US Foreign Policy and the Rogue State Doctrine by Alex Miles
Concerns about Iran's nuclear program, the policy of the brink of the nuclear abyss of North Korea, and in the past, Iraq’s apparent pursuit of weapons of mass destruction has…
US Foreign Policy and the Rogue State Doctrine synopsis
Concerns about Iran's nuclear program, the policy of the brink of the nuclear abyss of North Korea, and in the past, Iraq’s apparent pursuit of weapons of mass destruction has drawn the world's attention and dominated the agenda of the American foreignpolicy establishment. However, what prompted US policymakers and the US military to emphasize the threat of rogue states at the end of the Cold War? By supporting the vivid language of the "Axis of Evil" and depicting reckless and irresistible rogue states, this work demonstrates how the rogue state doctrine met national and international goals in the Clinton and George W.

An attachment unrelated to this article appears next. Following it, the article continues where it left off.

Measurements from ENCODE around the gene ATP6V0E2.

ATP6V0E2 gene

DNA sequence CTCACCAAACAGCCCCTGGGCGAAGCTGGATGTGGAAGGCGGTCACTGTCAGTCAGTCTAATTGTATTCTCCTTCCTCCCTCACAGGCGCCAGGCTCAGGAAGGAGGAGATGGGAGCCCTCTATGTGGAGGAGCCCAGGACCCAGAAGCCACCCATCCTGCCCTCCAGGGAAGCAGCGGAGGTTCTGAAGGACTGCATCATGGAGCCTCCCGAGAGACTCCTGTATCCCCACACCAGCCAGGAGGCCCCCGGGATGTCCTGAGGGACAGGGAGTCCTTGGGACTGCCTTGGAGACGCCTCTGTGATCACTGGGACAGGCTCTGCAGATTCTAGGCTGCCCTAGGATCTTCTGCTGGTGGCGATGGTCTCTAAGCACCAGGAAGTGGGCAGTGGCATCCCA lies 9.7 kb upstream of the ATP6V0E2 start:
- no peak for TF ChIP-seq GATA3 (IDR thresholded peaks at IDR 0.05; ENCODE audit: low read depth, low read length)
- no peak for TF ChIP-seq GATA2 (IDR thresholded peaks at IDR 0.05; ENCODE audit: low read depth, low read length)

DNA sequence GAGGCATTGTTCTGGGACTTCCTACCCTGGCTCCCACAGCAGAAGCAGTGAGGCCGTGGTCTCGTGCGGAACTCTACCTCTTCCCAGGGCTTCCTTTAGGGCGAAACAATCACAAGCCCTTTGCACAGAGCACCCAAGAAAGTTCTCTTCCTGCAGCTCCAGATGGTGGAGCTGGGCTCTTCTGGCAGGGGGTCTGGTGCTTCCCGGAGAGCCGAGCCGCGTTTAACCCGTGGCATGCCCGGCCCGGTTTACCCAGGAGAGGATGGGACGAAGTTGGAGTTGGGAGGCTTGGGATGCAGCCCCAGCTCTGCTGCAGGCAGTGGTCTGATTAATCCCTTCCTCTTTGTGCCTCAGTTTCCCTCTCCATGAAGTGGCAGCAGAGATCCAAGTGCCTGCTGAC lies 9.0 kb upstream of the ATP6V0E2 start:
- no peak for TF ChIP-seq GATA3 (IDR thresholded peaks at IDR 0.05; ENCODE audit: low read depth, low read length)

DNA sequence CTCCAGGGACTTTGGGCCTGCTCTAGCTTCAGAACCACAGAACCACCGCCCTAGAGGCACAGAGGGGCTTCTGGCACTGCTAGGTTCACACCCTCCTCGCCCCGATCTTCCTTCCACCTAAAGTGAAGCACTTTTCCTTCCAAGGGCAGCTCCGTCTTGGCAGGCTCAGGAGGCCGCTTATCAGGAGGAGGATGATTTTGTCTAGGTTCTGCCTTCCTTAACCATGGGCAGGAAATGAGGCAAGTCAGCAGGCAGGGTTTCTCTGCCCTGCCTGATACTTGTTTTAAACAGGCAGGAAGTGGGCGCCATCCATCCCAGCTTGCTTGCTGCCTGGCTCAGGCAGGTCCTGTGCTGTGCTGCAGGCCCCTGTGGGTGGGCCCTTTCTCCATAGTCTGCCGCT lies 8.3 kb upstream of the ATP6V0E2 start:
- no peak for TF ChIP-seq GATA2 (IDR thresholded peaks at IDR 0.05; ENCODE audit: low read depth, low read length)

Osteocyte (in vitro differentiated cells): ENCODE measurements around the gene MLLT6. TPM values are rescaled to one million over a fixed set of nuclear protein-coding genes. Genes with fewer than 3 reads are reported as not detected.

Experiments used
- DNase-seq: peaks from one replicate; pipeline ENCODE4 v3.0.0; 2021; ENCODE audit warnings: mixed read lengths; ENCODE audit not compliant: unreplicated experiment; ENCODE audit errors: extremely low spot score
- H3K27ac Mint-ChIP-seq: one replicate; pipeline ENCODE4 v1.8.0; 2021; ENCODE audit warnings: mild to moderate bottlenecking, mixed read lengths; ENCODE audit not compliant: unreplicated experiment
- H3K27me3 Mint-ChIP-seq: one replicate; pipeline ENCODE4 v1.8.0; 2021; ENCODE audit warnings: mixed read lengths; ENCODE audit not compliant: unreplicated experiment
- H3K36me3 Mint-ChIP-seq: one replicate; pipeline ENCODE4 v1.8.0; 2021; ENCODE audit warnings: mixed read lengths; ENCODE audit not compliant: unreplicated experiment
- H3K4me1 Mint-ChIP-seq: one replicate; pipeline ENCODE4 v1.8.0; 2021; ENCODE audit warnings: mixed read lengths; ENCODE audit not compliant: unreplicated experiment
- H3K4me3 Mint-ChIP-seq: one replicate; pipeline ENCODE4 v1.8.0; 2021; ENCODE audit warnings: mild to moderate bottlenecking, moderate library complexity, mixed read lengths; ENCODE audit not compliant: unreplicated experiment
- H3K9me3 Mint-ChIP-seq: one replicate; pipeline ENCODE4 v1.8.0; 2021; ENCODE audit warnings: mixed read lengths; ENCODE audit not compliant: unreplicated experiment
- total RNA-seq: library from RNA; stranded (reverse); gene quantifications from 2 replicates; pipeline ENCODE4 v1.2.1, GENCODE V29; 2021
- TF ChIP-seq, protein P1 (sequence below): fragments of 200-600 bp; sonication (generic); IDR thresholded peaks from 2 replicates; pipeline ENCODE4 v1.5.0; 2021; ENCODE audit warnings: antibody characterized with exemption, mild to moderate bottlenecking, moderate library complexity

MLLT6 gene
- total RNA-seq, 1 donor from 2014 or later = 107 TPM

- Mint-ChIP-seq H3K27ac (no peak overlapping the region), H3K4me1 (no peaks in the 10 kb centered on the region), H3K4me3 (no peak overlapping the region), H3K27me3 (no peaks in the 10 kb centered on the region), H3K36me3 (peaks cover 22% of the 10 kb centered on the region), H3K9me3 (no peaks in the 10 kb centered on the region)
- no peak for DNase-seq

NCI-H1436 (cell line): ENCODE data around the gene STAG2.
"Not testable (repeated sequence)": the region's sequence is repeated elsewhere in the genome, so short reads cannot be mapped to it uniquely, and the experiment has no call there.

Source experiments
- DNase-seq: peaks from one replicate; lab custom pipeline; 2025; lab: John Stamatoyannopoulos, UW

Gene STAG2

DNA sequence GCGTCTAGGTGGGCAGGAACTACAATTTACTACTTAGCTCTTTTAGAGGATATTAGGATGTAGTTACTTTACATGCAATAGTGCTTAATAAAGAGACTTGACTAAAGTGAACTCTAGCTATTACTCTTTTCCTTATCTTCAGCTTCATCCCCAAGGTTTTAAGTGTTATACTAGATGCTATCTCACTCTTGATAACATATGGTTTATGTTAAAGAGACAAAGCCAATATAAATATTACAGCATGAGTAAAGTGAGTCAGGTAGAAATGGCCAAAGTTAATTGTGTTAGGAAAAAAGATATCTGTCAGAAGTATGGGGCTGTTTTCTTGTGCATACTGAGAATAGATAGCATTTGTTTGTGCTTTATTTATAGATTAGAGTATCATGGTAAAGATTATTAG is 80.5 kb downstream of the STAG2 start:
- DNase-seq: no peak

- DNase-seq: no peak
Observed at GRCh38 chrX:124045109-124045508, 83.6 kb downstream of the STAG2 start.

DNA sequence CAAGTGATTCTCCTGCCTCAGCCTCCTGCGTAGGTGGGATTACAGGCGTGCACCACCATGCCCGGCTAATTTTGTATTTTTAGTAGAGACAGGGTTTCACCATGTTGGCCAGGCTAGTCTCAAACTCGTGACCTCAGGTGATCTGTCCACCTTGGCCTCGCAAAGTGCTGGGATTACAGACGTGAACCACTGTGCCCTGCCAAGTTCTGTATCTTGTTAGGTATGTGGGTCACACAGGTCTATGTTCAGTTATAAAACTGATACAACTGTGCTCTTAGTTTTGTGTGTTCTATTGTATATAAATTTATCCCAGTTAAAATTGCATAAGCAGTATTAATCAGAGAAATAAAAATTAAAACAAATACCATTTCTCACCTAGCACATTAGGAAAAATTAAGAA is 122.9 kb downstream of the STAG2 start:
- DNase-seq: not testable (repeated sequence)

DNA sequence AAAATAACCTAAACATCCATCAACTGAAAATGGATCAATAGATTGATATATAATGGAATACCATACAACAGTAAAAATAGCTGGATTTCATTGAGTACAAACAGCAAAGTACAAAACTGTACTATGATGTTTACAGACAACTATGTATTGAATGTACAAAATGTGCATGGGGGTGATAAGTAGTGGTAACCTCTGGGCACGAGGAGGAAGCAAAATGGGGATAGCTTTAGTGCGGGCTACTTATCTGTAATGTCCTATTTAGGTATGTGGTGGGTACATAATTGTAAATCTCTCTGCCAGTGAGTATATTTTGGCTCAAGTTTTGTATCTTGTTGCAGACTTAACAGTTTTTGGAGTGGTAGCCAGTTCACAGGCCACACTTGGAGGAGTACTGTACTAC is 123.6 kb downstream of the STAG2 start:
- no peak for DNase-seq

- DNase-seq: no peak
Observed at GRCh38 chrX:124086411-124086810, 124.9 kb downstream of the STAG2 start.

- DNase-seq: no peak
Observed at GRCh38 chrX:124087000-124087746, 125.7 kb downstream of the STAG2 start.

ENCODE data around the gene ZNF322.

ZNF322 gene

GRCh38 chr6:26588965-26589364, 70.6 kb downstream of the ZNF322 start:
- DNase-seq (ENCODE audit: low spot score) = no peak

Bush administrations, reinforcing efforts to maintain the United States' leadership and domination. It provides a clear picture of the policy-making process, by taking a broad historical approach that puts the actions of US officials toward Iraq, Iran, North Korea, Libya, and Cuba in a broader context.
By understanding the long-term effects on the American approach, we have become better able to estimate the reason, for example, that regime change dominated the post-9/11 agenda and led to the overthrow of Saddam Hussein. Miles explained in detail how the treatment of rogue states has become a central goal of US foreign policy, Miles is examining whether there is continuity between the Clinton-Bush approach.
He turns to highlight the influence of Congress on implementing American policies, the difficulties the United States faces in "selling" its approach to the allies, and adapting its hard-line strategies to reflect developments within the targeted states. By looking at the motives and motives behind developing the approach of rogue states, this work will expand the scope of current work in this field and will be of interest to scientists and policy makers alike..
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